Paul Kreiner, a former Tesla engineer and vice president of engineering at zinc bromine flow battery firm Primus Power, told ESJB this week that vanadium redox batteries will never match lithium ion because of costs and an unclear path to commercialization.
Kreiner said that vanadium flow batteries will fail in its attempts to be the next generation battery, and may never be able to compete against lithium ion.
Kreiner said: “I suspect that vanadium flow batteries have not seen the commercial success of lithium ion batteries because of cost concerns.
“As lithium ion prices fall, I’m not sure vanadium will every really take off commercially. Vanadium has played a key role paving the way for flow, but as people look to the next generation of battery technology, there’s not a clear path for it to compete with lithium ion.
“Any storage system will have to have a very aggressive cost roadmap and cost itself significantly lower than lithium ion. Longevity is important, but if the battery were cheaper to replace it wouldn’t be such a big deal.”
His comments were made during a discussion on zinc bromine technology, and the place flow batteries have in the energy storage landscape.
He believes zinc bromide can make commercial gains in the next 10 years, if three main factors are considered: cost, its long duration capabilities and safety.
Other factors include longevity of the system and its inherent stability that prevents degradation of the cell at the rate of other chemistries, such as lithium ion and lead acid where the manufacturer and end user both accept the batteries life cycle limitations.
Kreiner said: “This all adds up, along with cheaper materials, to the overall system costs, and the cost per kilowatt hour.”
Flow batteries are touted as a next generation battery because of their long-duration, grid-scale capabilities that allow for services including peak shifting and load capacity.
Rongke Power is building an 880MWh vanadium flow battery in Dalian, China, which once completed will be the largest energy storage system in the world.
Here, Kreiner tells ESJB why zinc bromine technology is better placed than VRFB to meet grid-scale ESS services in the race to take a portion of the lithium ion market.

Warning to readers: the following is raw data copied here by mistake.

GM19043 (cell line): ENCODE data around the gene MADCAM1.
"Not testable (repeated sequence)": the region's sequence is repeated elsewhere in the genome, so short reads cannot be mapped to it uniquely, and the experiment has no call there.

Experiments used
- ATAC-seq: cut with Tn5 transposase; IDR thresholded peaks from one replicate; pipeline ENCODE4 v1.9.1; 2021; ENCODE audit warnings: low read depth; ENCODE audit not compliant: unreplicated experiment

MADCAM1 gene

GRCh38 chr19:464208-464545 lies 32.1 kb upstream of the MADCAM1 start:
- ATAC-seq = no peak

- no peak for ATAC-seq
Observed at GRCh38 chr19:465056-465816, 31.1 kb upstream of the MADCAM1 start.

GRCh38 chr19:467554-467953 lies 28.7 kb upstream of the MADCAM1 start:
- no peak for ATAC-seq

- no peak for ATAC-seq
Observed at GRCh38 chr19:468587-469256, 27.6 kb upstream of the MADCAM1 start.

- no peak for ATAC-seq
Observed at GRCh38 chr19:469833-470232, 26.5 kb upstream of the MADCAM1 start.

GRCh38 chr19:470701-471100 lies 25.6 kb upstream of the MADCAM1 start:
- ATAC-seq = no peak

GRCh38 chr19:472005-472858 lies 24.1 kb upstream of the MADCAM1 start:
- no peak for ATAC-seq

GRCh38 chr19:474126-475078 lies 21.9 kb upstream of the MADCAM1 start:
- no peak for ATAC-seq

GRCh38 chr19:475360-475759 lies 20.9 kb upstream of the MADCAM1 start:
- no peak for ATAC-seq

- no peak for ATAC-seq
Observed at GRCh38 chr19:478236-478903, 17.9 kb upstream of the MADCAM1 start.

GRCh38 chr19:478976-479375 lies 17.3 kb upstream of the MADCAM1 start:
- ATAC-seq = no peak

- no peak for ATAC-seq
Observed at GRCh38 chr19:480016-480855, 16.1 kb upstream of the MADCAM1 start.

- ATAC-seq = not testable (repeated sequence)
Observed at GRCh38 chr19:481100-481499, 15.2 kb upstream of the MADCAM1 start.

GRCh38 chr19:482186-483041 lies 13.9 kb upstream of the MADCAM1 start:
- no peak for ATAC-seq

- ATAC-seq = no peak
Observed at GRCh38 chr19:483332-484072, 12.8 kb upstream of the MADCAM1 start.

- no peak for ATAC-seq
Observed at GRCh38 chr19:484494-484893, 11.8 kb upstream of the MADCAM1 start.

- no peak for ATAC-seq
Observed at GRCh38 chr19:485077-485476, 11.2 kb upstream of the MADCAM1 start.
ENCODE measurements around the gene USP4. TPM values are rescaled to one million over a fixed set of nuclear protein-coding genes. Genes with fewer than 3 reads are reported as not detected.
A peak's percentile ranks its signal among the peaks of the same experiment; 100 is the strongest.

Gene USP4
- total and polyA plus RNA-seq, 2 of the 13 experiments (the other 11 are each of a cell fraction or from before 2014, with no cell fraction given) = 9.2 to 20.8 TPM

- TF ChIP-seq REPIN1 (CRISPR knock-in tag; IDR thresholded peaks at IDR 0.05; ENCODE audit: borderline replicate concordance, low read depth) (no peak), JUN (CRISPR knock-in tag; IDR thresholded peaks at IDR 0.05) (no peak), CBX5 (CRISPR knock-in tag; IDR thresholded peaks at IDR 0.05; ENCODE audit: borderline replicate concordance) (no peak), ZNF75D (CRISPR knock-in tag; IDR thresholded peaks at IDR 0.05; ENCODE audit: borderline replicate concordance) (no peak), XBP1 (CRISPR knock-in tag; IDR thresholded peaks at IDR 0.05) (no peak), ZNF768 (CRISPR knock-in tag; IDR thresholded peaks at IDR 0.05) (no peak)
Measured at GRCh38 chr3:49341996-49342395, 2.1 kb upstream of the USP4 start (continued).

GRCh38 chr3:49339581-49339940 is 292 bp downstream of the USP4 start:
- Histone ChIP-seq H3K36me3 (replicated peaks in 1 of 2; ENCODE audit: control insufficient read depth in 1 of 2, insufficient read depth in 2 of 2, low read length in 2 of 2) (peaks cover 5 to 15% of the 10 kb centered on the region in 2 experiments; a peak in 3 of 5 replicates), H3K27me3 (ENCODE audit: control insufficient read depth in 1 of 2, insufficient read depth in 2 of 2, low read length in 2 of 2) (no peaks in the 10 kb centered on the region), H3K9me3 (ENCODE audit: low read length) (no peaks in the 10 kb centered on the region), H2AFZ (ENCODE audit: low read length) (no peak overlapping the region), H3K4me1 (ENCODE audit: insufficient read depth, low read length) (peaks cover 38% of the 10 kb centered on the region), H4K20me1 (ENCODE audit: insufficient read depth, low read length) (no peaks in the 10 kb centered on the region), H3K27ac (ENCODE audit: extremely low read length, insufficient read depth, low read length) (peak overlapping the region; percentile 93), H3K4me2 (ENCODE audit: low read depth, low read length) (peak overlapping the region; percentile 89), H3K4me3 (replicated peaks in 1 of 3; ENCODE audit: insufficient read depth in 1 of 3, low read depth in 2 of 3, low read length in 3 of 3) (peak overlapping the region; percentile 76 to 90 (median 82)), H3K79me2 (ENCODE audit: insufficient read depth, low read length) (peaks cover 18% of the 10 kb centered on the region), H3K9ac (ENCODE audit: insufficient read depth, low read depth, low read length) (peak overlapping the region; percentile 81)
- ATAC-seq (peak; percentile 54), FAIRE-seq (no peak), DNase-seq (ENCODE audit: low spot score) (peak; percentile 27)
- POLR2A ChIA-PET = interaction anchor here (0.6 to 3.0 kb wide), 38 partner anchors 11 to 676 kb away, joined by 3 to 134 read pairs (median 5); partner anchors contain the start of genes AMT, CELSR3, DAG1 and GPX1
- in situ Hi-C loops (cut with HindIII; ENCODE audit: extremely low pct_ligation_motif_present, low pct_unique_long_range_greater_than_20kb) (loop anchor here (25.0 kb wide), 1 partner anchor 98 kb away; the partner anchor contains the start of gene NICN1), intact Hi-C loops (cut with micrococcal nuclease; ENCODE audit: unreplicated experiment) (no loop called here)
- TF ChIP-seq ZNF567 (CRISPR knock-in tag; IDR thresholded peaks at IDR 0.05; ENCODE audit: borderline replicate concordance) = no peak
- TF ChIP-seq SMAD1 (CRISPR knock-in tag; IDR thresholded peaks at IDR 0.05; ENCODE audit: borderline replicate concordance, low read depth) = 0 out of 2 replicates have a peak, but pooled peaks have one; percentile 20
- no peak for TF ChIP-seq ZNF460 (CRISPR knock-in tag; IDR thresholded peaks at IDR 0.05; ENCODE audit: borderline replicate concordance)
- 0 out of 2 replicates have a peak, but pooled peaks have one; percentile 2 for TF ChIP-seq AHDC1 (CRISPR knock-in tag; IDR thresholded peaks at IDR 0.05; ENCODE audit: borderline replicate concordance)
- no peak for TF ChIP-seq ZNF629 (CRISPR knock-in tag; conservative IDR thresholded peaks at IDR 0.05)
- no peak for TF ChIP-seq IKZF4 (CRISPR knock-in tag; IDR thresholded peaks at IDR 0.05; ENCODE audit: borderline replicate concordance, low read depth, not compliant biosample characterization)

PK: There’s a number of factors and some are specific to us. The biggest difference is the battery couple elements – i.e. the elements used to store energy. With vanadium the big drawback is the metal is very expensive, and it’s not very abundant.
With zinc bromide, the couple elements are zinc and bromine, which are extremely abundant, around a thousand times more so, and significantly lower cost on a per kWh basis.
Why have flow batteries not been commercialized to the level of lead or lithium
Because of cost concerns I’m not sure vanadium will every really take off commercially. As people look to the next generation of battery technology, there’s not a clear path for it to compete with lithium ion. So for vanadium to take a significant market share, I think it will boil down to cost.
With conventional zinc bromide, the main difficulty is you have to plate zinc onto one electrode. Keeping that zinc smooth, uniform, and free of dendrites is a challenge.
In the case of conventional zinc bromide batteries that is particularly challenging because of the membrane, which can be permanently damaged by dendrites.
The reason I believe Primus will overcome the issues other flow batteries have faced is twofold: 1) the chemistry enables lower cost, which addresses the main hurdle for vanadium and 2) our unique technology enables the zinc plating. We have demonstrated that we can plate zinc five times thicker than conventional zinc bromine batteries, and we don’t use a membrane so the stack is more robust.
We use titanium electrodes on both sides whereas conventional versions use graphite electrodes, and that has a number of advantages: it is more robust, lasts longer and allows us to plate more zinc, which means more energy on each electrode. This in turn means lower cost on a per kilowatt hour basis.
What are the market opportunities for flow batteries?
The analyses I’ve seen, and more and more research indicates, that the vast majority of energy storage needs will be served by long duration systems, around four to six hour duration at full power. That’s what we have targeted with our product. Flow batteries are better suited for long-duration services rather than lithium ion’s short duration capabilities.
The big categories are renewables integration, peak shaving, and deferral of distribution system spend.